Beefy Boxes and Bandwidth Generously Provided by pair Networks
XP is just a number

what does private/public data mean in Devel::Peek

by xiaoyafeng (Chaplain)
on Aug 09, 2019 at 02:35 UTC ( #11104211=perlquestion: print w/replies, xml ) Need Help??

xiaoyafeng has asked for the wisdom of the Perl Monks concerning the following question:

Below is a snippet in Devel::Peek documents:

use Devel::Peek; $a = 42; $a = "hello"; Dump $a; The output: SV = PVIV(0xbc288) at 0xbe9a8 REFCNT = 1 FLAGS = (POK,pPOK) IV = 42 PV = 0xb2048 "hello"\0 CUR = 5 LEN = 8
I found XOK(X would be P, I, N etc.) always follow a pXOK. I looked up perldoc, say XOK means public data, pXOK means private data. But what does it really mean? Please enlighten me, Thanks


I am trying to improve my English skills, if you see a mistake please feel free to reply or /msg me a correction

Replies are listed 'Best First'.
Re: what does private/public data mean in Devel::Peek
by syphilis (Bishop) on Aug 09, 2019 at 05:19 UTC
    But what does it really mean?

    The POK flag indicates that the stored PV is valid and can be used.
    The pPOK flag is used internally by the magic system to establish that the PV is valid.
    (And similarly for "I" and "N".)

    I don't know if it's still the case that one can be set without the other.
    I found an example in section 4.3 of "Extending and Embedding Perl" by Jenness and Cousins that sets pPOK without setting POK - but only on perl-5.16 and perhaps (unchecked) earlier perl versions.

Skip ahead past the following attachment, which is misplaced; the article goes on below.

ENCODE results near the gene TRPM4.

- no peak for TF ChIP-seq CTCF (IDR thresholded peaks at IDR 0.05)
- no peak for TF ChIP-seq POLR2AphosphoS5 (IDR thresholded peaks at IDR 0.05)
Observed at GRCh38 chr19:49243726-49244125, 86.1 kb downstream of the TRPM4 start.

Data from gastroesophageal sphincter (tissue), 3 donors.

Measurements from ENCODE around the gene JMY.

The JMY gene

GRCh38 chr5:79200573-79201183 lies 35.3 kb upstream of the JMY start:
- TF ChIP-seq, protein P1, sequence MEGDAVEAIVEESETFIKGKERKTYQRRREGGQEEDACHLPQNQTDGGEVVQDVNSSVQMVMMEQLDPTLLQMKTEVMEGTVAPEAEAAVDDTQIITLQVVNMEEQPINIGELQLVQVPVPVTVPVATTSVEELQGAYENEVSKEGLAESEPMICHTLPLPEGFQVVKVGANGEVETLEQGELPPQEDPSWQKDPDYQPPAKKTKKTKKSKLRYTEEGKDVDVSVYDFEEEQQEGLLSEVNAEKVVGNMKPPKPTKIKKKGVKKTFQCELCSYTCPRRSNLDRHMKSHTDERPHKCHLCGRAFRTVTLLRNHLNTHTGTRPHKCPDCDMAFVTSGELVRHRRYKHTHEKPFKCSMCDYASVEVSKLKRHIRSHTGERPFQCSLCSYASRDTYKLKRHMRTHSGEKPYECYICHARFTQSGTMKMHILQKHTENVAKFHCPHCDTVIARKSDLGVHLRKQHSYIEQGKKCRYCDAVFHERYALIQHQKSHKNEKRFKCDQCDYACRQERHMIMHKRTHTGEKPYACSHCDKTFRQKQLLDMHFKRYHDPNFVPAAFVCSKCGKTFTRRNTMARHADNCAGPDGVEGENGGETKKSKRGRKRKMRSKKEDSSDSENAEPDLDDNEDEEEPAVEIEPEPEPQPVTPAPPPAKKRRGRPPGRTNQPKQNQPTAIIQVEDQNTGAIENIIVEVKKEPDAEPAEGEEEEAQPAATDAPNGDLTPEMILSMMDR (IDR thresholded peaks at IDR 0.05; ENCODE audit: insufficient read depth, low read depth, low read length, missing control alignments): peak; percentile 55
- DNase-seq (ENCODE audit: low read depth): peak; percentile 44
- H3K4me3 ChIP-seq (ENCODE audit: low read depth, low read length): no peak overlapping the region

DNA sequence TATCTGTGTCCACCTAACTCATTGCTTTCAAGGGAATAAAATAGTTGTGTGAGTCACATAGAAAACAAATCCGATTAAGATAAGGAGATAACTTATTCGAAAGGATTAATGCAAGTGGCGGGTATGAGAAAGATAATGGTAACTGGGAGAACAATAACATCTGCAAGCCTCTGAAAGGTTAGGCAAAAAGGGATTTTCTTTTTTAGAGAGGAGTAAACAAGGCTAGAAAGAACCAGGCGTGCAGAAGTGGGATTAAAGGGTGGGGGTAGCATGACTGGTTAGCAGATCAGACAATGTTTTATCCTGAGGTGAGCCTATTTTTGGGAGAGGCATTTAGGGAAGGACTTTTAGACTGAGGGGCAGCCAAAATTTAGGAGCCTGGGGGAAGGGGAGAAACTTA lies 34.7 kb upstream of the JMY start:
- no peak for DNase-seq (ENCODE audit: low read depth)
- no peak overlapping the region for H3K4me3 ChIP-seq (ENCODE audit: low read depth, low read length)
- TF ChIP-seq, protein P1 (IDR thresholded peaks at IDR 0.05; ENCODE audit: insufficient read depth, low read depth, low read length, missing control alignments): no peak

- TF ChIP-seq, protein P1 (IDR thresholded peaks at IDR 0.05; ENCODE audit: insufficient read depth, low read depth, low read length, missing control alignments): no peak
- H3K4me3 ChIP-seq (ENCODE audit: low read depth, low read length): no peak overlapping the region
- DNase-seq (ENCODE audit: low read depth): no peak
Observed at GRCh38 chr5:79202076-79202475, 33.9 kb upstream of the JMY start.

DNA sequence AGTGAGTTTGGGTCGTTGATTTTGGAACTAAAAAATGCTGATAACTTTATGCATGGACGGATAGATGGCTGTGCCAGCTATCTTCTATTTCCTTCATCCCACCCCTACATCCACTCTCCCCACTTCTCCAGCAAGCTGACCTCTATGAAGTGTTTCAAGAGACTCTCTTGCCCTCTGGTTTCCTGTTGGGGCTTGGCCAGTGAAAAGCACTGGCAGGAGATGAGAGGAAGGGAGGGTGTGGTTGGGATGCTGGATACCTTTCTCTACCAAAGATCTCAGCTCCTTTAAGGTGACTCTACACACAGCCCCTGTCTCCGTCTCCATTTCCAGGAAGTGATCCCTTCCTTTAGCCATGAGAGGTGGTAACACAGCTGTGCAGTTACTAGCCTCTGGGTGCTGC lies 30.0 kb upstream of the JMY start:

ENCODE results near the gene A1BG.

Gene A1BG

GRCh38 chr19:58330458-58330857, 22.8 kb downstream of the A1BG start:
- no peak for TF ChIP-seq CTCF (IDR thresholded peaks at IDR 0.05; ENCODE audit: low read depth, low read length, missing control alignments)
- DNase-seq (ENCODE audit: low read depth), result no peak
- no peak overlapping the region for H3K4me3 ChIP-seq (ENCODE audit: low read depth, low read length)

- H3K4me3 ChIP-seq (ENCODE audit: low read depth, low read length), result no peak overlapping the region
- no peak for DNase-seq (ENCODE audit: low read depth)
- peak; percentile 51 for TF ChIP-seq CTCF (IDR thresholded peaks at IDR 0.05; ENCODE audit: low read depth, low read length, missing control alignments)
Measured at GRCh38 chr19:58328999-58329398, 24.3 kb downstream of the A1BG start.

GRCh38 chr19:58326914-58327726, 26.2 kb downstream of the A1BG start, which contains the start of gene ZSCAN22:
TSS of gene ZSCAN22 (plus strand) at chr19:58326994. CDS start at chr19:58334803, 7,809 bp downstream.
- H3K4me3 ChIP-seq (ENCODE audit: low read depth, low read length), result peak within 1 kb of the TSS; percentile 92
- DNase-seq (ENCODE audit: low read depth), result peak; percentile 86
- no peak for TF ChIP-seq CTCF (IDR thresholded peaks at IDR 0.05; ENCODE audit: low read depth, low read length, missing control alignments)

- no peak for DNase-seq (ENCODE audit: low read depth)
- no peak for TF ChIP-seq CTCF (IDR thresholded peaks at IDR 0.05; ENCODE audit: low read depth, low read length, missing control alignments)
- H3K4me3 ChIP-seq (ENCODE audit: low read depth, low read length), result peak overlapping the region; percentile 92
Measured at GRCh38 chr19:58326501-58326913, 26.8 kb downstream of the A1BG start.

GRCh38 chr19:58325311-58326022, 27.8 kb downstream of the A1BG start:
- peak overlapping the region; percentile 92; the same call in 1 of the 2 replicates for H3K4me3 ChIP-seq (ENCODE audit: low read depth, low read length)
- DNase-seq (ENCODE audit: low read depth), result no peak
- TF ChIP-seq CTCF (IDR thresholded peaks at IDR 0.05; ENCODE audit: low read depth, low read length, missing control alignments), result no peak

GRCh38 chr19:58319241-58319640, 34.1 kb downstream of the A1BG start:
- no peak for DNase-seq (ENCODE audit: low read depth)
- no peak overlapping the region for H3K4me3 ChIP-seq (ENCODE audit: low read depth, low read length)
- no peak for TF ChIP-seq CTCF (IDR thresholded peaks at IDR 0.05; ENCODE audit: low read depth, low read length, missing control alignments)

On perl-5.18 and later the same code sets both POK and pPOK.

    Obviously there's no need for both unless they sometimes need to be set by themselves.

    Here's that demo from "Extending and Embedding Perl":
    C:\_32\pscrpt>type package TieFoo; sub TIESCALAR { my $obj = "foo1"; return bless(\$obj, "TieFoo"); } sub FETCH { ${ $_[0] }++; } 1; C:\_32\pscrpt>type use Devel::Peek; use lib '.'; use TieFoo; tie $a, 'TieFoo'; print "Initial State: \n"; Dump $a; print "\nFirst Value: $a\n\n"; print "State after a FETCH: \n"; Dump $a;
    On perl-5.16, the final Dump() begins:
    State after a FETCH: SV = PVMG(0x1cd4f9c) at 0x1cdf054 REFCNT = 1 FLAGS = (GMG,SMG,RMG,pPOK) ...
    On later versions of perl that changes to:
    State after a FETCH: SV = PVMG(0x7deea8) at 0x7cbc58 REFCNT = 1 FLAGS = (GMG,SMG,RMG,POK,IsCOW,pPOK) ....
    According to Jenness and Cousins, that pPOK indicates that a cached value is available (though that cached value gets overwritten with every FETCH).
    Sorry - probably not much help.
    Hopefully there's someone kicking around that can do better.

      Thanks Rob, I've searched perl5.30 source, there still has some parts to test pPOK flag. I guess maybe pXOK flag indicate this SV is used for perl internal. (can't see and use from outside) but since 5.18 onward, pXOK maybe desprecated, and replaced by XOK.

Log In?

What's my password?
Create A New User
Node Status?
node history
Node Type: perlquestion [id://11104211]
Approved by Marshall
Front-paged by haukex
and the web crawler heard nothing...

How do I use this? | Other CB clients
Other Users?
Others cooling their heels in the Monastery: (4)
As of 2019-08-23 13:03 GMT
Find Nodes?
    Voting Booth?

    No recent polls found